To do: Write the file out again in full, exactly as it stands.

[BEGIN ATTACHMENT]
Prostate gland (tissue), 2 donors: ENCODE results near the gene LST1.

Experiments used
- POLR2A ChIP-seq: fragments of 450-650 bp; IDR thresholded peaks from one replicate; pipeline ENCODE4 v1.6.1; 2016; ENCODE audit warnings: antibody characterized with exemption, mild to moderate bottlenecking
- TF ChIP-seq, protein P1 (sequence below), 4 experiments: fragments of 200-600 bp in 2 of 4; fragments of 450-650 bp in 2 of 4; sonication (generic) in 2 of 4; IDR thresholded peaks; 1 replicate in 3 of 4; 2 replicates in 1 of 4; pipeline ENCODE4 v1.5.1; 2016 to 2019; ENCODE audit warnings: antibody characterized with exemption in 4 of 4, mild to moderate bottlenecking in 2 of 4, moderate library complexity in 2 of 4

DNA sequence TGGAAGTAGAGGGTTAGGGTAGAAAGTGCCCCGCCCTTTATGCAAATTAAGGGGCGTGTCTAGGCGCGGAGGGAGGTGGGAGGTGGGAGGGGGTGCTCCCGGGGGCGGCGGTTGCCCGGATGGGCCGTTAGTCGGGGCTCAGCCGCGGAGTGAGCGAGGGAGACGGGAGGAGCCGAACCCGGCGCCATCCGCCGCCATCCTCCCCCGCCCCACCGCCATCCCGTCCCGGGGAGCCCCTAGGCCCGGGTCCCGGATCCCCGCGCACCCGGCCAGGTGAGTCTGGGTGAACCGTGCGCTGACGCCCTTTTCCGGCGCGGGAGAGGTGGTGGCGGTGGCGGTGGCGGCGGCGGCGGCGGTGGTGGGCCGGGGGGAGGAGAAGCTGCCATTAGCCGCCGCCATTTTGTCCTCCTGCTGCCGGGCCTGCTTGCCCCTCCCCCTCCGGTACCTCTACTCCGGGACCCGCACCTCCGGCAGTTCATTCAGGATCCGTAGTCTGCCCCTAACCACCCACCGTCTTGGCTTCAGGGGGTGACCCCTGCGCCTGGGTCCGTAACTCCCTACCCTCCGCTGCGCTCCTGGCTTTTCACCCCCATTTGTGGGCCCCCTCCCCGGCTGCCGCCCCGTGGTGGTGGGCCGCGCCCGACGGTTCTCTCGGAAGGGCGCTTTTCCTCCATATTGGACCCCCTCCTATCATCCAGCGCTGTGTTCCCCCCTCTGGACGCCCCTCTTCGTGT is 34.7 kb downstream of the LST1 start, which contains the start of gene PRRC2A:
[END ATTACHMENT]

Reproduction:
Prostate gland (tissue), 2 donors: ENCODE results near the gene LST1.

Experiments used
- POLR2A ChIP-seq: fragments of 450-650 bp; IDR thresholded peaks from one replicate; pipeline ENCODE4 v1.6.1; 2016; ENCODE audit warnings: antibody characterized with exemption, mild to moderate bottlenecking
- TF ChIP-seq, protein P1 (sequence below), 4 experiments: fragments of 200-600 bp in 2 of 4; fragments of 450-650 bp in 2 of 4; sonication (generic) in 2 of 4; IDR thresholded peaks; 1 replicate in 3 of 4; 2 replicates in 1 of 4; pipeline ENCODE4 v1.5.1; 2016 to 2019; ENCODE audit warnings: antibody characterized with exemption in 4 of 4, mild to moderate bottlenecking in 2 of 4, moderate library complexity in 2 of 4

DNA sequence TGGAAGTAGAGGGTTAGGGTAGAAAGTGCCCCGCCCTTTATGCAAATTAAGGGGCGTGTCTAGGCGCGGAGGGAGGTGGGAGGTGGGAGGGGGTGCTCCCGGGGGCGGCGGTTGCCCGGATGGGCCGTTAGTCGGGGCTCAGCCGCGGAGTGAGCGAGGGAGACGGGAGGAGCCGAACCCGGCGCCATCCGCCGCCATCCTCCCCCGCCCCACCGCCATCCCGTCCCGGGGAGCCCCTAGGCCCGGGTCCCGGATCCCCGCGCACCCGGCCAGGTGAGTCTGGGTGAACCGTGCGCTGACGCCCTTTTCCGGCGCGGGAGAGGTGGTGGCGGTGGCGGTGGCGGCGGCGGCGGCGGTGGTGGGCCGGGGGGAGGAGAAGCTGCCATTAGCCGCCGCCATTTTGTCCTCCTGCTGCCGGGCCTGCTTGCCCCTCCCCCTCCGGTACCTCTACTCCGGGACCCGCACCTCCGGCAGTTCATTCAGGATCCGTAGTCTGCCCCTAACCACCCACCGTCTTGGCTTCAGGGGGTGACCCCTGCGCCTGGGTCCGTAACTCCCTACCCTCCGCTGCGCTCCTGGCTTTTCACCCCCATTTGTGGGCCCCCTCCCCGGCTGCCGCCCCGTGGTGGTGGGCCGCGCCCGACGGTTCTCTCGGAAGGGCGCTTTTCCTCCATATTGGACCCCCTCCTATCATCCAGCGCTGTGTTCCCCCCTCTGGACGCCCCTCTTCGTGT is 34.7 kb downstream of the LST1 start, which contains the start of gene PRRC2A: